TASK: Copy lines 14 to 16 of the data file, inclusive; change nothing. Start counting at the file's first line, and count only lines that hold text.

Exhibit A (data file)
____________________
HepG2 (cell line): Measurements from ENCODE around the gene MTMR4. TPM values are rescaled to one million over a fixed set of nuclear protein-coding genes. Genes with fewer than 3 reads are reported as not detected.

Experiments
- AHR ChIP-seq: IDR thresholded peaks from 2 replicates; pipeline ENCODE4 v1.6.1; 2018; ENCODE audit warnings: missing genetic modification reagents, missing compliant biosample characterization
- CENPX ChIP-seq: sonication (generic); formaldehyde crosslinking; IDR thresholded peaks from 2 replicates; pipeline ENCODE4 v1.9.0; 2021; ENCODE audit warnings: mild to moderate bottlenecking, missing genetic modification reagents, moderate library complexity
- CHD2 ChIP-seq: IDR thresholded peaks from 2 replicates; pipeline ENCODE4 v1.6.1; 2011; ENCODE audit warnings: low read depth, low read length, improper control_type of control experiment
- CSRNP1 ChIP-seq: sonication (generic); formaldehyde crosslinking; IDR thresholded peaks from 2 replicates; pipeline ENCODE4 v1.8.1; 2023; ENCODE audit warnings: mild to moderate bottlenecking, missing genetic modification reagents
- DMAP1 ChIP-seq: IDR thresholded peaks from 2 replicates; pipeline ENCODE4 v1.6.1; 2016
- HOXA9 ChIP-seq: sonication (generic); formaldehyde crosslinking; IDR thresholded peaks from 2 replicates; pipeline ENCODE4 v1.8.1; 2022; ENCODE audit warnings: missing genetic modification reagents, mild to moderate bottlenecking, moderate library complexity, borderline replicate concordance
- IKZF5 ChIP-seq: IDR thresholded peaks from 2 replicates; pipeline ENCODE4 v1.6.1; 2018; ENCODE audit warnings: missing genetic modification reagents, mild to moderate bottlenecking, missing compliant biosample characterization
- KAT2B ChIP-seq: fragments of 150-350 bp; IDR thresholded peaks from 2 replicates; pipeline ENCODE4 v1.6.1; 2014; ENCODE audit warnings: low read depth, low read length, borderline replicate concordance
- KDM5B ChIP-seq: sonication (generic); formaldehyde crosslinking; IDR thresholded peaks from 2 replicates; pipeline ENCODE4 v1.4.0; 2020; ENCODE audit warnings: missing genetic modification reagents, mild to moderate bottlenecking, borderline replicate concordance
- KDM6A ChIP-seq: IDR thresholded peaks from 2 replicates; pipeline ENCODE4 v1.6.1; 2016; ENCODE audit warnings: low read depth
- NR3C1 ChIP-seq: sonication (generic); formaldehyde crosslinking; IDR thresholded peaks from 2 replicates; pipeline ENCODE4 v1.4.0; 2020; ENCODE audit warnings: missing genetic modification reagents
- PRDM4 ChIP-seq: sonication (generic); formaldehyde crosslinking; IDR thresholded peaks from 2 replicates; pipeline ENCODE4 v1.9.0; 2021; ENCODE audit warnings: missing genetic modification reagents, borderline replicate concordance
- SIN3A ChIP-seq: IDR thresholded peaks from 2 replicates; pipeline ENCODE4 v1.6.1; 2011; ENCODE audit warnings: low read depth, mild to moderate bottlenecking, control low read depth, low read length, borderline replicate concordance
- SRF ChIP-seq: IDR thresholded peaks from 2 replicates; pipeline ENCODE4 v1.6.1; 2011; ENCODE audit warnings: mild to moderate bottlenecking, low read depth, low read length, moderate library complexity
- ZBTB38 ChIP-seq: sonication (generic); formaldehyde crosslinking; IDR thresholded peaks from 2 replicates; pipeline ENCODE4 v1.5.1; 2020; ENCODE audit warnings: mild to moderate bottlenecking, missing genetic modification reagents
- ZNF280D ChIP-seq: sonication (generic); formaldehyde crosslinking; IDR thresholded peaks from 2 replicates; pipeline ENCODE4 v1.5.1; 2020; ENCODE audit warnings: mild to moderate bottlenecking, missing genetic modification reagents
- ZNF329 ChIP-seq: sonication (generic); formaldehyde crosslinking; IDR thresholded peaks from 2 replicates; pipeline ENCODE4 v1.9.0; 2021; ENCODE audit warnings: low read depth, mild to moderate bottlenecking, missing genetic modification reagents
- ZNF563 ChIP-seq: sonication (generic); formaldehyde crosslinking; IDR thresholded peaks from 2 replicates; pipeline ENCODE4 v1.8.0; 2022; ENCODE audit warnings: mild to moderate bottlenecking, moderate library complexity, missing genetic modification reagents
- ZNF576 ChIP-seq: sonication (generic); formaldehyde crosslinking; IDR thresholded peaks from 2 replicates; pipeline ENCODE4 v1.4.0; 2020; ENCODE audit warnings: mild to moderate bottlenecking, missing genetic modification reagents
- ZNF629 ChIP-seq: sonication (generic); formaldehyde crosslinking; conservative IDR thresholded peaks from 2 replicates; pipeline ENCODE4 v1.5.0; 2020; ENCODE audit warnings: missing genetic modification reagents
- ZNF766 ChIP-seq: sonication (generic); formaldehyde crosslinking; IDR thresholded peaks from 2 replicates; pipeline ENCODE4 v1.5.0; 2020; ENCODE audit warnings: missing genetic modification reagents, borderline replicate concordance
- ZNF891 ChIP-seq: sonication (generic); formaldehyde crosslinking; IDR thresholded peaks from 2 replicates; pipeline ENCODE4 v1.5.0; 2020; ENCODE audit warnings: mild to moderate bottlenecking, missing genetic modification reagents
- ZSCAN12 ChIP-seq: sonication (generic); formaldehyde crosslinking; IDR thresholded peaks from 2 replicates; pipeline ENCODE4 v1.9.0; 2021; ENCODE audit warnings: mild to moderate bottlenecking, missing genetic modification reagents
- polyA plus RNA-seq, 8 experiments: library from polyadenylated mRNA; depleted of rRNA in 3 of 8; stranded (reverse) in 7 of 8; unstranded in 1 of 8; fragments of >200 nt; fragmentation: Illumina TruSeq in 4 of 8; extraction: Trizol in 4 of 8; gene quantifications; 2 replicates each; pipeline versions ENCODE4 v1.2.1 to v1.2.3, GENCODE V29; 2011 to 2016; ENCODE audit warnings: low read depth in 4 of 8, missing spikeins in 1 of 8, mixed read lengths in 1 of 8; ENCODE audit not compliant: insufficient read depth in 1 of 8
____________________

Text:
- PRDM4 ChIP-seq: sonication (generic); formaldehyde crosslinking; IDR thresholded peaks from 2 replicates; pipeline ENCODE4 v1.9.0; 2021; ENCODE audit warnings: missing genetic modification reagents, borderline replicate concordance
- SIN3A ChIP-seq: IDR thresholded peaks from 2 replicates; pipeline ENCODE4 v1.6.1; 2011; ENCODE audit warnings: low read depth, mild to moderate bottlenecking, control low read depth, low read length, borderline replicate concordance
- SRF ChIP-seq: IDR thresholded peaks from 2 replicates; pipeline ENCODE4 v1.6.1; 2011; ENCODE audit warnings: mild to moderate bottlenecking, low read depth, low read length, moderate library complexity